They pulled me back in: The Godfather, Coda: The Death of Michael Corleone
A while back, one of my colleagues on this site wrote a nice retrospective about the three movies that comprise the Godfather series. The Godfather, released in 1972, is rightfully regarded as a classic that made stars out of basically everyone who appeared in it, gave Marlon Brando probably his most famous role as the title character Vito Corleone, and put its director Francis Ford Coppola on the A-list. On an especially sweet note, Coppola’s father, Carmine, would become famous thanks to the music he and Nino Rota did for the first two films; they even won Oscars for their score for The Godfather Part II.
The first film is a violent but well-acted look at a family who manages to gain the audience’s sympathy despite being entrenched in a lifestyle of crime. Coppola’s struggles with Paramount Pictures during production, such as the casting of Brando and Al Pacino as his son Michael, along with making the film a bona fide epic while the studio was going for something lower budgeted, have only made the movie that much more of a triumph. The film redefined the gangster genre, leading to the classic TV series The Sopranos, among other things. It also managed to actually be superior to the 1969 Mario Puzo novel it was adapted from. This coup of a movie being better than the book would be repeated just three years later when Coppola’s pal Steven Spielberg put out his classic movie Jaws.
The Godfather Part II came out two years after the first film and Coppola took advantage of the carte blanche that Paramount had promised him as incentive to make it. What made the second film unique was the way it told two stories: One of Michael as he continues to preside over his family, and the other of his father at the same age (Robert De Niro). The movie nicely shows the parallels of how Vito begins his rise to power, while Michael continues to gain power but lose his humanity. Coppola and Puzo’s script took the themes of the previous film even further. The movie’s final shot of Michael sitting alone after wiping out or alienating most everyone has always been one of the best final shots in any film for me. The result was a sequel that many say is even better than the first, and personally, the only other sequels I felt achieved that goal have been The Bride of Frankenstein and Aliens.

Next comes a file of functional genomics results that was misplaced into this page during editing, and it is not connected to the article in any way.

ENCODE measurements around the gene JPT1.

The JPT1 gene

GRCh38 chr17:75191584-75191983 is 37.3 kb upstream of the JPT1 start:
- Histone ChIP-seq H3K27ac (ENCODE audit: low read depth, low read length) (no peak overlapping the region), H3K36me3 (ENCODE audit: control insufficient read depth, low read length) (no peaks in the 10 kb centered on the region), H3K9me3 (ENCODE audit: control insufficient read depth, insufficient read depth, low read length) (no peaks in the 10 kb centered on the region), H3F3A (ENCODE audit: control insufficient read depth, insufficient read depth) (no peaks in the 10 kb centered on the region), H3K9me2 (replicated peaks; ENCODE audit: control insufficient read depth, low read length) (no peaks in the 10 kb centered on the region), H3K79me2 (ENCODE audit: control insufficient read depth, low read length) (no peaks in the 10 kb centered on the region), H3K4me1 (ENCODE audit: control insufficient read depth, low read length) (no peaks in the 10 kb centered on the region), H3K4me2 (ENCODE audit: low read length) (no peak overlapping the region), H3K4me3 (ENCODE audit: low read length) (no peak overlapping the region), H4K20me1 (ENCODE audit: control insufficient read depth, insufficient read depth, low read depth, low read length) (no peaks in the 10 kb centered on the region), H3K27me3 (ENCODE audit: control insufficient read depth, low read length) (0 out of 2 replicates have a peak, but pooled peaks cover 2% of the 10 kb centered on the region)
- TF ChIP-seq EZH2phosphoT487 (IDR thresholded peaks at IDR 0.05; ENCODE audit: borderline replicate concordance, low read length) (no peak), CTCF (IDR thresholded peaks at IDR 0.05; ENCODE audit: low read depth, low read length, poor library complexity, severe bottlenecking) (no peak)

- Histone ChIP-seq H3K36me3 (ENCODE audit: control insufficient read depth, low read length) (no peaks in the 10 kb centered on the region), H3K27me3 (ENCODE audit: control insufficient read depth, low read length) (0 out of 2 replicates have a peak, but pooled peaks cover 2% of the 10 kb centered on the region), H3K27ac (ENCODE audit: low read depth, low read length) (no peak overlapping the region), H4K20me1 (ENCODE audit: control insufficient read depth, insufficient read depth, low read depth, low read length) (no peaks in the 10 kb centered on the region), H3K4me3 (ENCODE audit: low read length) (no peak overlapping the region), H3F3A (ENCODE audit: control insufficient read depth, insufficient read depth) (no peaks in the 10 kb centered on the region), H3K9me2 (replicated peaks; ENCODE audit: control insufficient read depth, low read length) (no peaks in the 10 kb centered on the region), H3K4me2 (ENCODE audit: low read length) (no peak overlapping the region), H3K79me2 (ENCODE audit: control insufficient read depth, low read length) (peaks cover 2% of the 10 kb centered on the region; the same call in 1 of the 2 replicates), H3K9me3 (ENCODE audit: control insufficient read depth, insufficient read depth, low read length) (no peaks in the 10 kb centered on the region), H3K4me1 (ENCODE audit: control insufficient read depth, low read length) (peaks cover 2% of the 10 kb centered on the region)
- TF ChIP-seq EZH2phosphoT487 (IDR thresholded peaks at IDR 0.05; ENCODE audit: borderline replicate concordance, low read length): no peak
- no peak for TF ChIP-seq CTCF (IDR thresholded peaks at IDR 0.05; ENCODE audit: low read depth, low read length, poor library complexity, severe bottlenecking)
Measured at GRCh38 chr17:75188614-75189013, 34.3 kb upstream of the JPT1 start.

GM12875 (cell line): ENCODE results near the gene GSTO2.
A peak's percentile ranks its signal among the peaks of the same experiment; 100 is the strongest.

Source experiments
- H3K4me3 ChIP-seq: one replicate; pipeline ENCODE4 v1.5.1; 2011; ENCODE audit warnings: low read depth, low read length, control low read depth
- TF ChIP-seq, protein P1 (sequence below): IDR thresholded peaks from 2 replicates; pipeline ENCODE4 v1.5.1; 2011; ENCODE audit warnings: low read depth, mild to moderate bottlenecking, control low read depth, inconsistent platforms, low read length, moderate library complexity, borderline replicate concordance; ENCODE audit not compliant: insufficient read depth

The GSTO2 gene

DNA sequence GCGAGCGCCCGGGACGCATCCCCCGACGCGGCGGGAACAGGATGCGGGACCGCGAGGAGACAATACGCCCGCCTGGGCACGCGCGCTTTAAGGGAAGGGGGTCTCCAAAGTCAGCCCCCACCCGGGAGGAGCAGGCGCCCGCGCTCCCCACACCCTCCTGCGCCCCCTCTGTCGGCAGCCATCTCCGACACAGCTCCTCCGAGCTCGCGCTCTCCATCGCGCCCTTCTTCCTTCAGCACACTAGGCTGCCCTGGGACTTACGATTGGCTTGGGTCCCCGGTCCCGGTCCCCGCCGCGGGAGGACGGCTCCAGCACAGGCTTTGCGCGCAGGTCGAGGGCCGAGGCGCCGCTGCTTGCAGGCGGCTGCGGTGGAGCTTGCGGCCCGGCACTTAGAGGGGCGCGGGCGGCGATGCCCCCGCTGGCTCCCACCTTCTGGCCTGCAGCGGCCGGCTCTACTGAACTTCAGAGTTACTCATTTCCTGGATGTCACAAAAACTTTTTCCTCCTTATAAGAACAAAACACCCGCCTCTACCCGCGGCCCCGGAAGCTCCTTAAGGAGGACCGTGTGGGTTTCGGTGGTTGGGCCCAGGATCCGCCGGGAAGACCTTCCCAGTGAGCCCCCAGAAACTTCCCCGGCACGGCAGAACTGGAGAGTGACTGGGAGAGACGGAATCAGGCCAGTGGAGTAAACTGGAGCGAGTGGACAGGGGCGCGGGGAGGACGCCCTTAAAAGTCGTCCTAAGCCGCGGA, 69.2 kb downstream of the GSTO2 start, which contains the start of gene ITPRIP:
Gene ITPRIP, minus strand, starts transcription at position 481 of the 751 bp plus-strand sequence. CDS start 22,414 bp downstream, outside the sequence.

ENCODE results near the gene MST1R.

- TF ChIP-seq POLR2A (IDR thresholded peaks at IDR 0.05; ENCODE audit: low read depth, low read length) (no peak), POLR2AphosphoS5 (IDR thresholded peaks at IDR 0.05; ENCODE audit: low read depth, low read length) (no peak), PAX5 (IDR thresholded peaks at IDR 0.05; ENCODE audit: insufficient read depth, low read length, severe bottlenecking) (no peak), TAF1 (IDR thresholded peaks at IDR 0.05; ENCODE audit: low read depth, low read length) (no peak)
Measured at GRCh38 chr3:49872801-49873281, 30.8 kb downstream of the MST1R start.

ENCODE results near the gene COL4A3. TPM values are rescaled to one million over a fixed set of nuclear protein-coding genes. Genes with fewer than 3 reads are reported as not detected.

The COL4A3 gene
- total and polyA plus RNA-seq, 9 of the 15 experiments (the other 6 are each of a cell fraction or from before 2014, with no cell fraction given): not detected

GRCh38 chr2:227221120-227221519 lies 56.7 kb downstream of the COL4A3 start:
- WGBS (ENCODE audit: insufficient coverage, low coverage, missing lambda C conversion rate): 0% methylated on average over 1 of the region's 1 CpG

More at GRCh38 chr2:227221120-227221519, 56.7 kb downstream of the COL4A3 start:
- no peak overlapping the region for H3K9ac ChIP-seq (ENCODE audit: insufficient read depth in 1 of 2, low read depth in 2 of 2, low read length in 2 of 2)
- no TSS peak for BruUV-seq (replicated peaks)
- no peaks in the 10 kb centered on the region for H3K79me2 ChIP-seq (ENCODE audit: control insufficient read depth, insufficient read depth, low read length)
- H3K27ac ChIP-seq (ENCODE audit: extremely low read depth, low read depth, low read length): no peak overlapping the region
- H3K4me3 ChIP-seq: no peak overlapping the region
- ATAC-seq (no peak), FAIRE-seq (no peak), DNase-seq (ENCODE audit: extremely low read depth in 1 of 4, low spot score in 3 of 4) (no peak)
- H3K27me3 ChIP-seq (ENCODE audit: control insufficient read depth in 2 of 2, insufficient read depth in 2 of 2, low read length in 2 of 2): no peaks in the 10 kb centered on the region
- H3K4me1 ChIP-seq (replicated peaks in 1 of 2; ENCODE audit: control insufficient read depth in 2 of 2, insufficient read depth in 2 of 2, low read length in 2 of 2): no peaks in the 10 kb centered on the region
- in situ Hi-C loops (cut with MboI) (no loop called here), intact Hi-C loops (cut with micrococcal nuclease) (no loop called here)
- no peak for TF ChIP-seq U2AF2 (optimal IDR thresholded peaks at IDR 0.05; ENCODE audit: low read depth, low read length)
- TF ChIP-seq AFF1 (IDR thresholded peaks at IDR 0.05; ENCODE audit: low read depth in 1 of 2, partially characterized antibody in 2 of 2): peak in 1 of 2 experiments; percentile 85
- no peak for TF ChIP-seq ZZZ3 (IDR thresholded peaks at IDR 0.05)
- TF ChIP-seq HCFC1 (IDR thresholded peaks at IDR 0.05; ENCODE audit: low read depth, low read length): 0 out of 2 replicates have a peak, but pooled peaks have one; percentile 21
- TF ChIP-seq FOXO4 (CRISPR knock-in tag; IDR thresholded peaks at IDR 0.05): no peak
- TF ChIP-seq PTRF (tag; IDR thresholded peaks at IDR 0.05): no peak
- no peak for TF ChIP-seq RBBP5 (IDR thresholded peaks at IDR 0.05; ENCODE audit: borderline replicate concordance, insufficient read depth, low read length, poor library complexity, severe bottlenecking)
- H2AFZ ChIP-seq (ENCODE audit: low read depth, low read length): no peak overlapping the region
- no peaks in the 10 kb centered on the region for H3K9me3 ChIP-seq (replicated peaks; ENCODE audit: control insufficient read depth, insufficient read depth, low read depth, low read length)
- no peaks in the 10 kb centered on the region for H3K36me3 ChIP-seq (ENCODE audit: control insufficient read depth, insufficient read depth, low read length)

Both films, along with The Conversation (which came in between the two Godfather movies) and Coppola’s follow up to Part II, Apocalypse Now, ensured that he would be praised as a genius as well as one of the heads of what critics have called the American New Wave of cinema during the 1970s, which included Coppola’s pals Spielberg, George Lucas, and Martin Scorsese. Not surprisingly, Paramount Pictures, which distributed the Godfather films, offered Coppola a chance to direct a third if he wished. Coppola originally declined, but changed his mind by the end of the 1980s. Because of massive debt he had accumulated (for among other things, what he spent on making Apocalypse Now), Coppola decided to accept Paramount’s long-standing offer of a third Godfather film.
Alas, despite massive hype, The Godfather Part III premiered on Christmas Day 1990 and overall failed to be the classic drama that its two predecessors were. Coppola himself would state that Paramount rushed him in order to complete both the script and the shooting of the film in order to make that illustrious release date. There’s also the well-known fact that he drafted his daughter Sofia to play the pivotal role of Mary, Michael Corleone’s daughter, after his original choice Winona Ryder backed out due to exhaustion. This has all led to Part III being relegated to a punch line, while the previous two films can be found on most everyone’s list of classic movies.
As it turns out, Coppola has elected to issue a revised version of the third entry on the 30th anniversary of its release. He even changed the title to the one he and Puzo had originally wanted: The Godfather, Coda: The Death of Michael Corleone. Overall, this new version is basically the same as the original, although there are some differences.
First of all, the original film states that it takes place in the year 1979, while the newer one doesn’t state a year. This actually takes care of a nit with the film because it depicts the deaths of both Pope Paul VI and his successor John Paul I, both of whom died in 1978.
The original film begins with Michael writing a letter to his children, but in Coda it begins with his meeting with Archbishop Gilday (Donal Donnelly). That meeting was past the forty-minute mark in the original film, but it sets the story into motion faster. The next scene is Michael dictating his letter, before jumping right into the celebration for him where we meet his nephew Vincent (Andy Garcia), the son of Michael’s late eldest brother Sonny (James Caan). The original version has Michael getting a medal at a church before the party.